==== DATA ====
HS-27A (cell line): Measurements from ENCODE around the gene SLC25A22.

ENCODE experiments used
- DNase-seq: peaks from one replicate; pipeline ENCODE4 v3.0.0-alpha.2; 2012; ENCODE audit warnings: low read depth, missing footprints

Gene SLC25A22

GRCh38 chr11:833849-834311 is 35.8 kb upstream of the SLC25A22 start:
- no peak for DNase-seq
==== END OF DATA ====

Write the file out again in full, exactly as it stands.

HS-27A (cell line): Measurements from ENCODE around the gene SLC25A22.

ENCODE experiments used
- DNase-seq: peaks from one replicate; pipeline ENCODE4 v3.0.0-alpha.2; 2012; ENCODE audit warnings: low read depth, missing footprints

Gene SLC25A22

GRCh38 chr11:833849-834311 is 35.8 kb upstream of the SLC25A22 start:
- no peak for DNase-seq